Starsky's eyes widened, as he appeared to consider the possibilities.  "Are you serious?"

Hutch nodded.  "Yeah."

Starsky's mouth fell open, his eyes were suddenly moist, and he abruptly turned away.

Hutch was surprised as the sudden emotion.  He reached for Starsky's arm, while Starsky sought the wall with other arm, extending it out, to lean against it.

"Hey," Hutch said softly.  Surely, Starsky wasn't upset.  He tried humor.  "I knew that trains meant a lot to you, but not this much."

Starsky swallowed audibly.  "It's not the train," he muttered in gruff voice.

Hutch waited, while rubbing his hand up the back of Starsky's shirt.  He knew this wasn't about Starsky having a train, but he wasn't sure what it was exactly that was the catalyst for such intense feeling.

"Just...."  Starsky abruptly turned to face Hutch, his expression full of emotion.  He managed a smile.  "Yeah.  Let's do it."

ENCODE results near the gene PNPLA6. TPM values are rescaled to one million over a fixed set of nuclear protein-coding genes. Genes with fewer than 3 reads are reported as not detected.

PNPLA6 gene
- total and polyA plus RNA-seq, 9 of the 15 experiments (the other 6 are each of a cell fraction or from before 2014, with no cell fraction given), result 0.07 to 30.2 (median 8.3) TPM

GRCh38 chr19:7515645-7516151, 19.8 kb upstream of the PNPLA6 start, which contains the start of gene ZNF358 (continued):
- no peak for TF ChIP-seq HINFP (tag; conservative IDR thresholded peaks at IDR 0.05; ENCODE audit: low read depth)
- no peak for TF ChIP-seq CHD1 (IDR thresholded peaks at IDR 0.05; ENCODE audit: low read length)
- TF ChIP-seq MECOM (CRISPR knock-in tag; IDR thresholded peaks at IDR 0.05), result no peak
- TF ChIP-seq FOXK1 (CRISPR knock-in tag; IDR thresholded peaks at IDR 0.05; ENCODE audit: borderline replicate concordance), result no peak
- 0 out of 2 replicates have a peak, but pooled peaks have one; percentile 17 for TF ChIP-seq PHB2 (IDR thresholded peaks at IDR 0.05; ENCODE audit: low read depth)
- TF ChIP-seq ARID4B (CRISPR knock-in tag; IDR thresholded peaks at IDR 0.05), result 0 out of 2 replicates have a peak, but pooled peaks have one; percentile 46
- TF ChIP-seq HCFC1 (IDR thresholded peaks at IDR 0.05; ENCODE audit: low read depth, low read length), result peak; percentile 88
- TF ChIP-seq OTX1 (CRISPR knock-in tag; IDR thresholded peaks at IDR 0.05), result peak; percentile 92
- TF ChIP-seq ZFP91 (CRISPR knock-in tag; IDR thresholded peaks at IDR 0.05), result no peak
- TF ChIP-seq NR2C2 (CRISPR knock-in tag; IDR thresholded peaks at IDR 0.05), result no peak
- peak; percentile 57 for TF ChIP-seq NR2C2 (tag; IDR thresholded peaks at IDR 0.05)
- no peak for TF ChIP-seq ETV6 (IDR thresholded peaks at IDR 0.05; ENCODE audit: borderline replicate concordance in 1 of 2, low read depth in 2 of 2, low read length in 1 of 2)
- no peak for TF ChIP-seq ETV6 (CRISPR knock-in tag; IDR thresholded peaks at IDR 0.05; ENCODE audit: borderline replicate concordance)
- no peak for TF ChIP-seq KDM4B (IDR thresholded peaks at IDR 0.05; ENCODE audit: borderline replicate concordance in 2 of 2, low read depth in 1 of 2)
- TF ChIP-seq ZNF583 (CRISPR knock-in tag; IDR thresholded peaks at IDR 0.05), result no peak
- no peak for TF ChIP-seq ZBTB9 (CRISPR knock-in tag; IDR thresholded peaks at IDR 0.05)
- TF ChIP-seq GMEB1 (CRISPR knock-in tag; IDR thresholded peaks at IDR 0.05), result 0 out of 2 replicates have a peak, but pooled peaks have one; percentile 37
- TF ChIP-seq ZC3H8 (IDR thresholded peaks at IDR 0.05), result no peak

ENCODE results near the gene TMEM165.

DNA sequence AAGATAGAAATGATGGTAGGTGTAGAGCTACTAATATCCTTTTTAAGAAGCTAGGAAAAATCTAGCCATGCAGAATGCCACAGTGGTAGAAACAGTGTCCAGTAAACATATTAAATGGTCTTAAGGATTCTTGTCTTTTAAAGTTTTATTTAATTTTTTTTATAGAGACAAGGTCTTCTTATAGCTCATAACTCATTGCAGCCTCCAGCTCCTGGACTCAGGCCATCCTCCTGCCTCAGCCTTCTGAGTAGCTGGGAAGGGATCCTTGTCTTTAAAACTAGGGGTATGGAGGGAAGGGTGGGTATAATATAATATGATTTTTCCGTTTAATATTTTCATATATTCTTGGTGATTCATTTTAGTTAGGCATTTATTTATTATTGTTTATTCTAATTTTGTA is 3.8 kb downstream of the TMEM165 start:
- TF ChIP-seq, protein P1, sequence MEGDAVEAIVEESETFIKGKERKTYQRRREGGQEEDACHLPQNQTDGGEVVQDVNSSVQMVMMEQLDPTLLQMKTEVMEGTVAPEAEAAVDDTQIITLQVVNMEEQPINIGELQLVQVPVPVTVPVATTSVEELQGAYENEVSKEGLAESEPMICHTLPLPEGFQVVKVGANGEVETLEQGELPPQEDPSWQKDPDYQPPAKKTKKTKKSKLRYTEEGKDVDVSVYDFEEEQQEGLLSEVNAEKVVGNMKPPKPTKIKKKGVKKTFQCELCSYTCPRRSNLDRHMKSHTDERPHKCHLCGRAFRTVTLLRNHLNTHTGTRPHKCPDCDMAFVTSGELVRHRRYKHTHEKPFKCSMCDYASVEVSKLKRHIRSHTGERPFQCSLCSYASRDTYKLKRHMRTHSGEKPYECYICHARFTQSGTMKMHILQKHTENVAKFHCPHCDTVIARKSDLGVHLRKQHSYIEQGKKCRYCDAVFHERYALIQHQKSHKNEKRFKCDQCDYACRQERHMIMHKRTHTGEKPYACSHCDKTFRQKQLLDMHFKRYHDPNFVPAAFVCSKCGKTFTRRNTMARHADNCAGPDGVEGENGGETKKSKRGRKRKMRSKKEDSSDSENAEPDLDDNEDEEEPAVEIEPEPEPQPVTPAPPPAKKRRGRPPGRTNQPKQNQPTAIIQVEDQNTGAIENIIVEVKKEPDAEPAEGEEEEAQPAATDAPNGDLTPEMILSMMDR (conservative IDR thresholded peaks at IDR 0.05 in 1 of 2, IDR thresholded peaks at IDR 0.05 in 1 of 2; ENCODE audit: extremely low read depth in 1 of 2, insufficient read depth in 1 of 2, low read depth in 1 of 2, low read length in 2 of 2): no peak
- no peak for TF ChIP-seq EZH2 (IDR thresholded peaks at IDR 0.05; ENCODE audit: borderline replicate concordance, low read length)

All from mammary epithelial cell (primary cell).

Hutch studied the sincerity in his features.  He nodded.  "Yeah.  Okay."

Though he hadn't shed any tears, Starsky sniffed, and then muttered, "Don't know why this has gotten to me."

Hutch would have appreciated more details concerning this rare display, but he figured they would be revealed with time.  He brushed at Starsky's cheek again.  "Maybe it's your turn to be the weepy one."

Starsky snorted, "Yeah," and then glanced toward the kitchen.  "Is dinner ready yet?"


Starsky came awake in the darkness.

He was lying on his back, in their waterbed.  Hutch slept soundly, his back nudged against Starsky's side.

They hadn't made love tonight.  They'd had a nice dinner -- apparently, a mild celebratory one Hutch had planned, in light of the new addition they would eventually do -- and then they'd watched TV, snuggled against each other.  Then they'd fallen into bed, their mutual contentment decreeing that lovemaking was unnecessary.

Starsky hadn't expected the surge of emotion, when Hutch had revealed that he hadn't wanted the new addition just for himself.  So, now, Starsky wanted to understand where that wave of feeling had come from.

He let it well up, once again, as he silently acknowledged that Hutch had wanted to provide something fun for him.  Yet, Hutch had done lots of things for Starsky over the years.  Gotten him the computer to write his book, agreed to buy Darla, when at first he had firmly disagreed, finally agreed to getting phones put in their cars....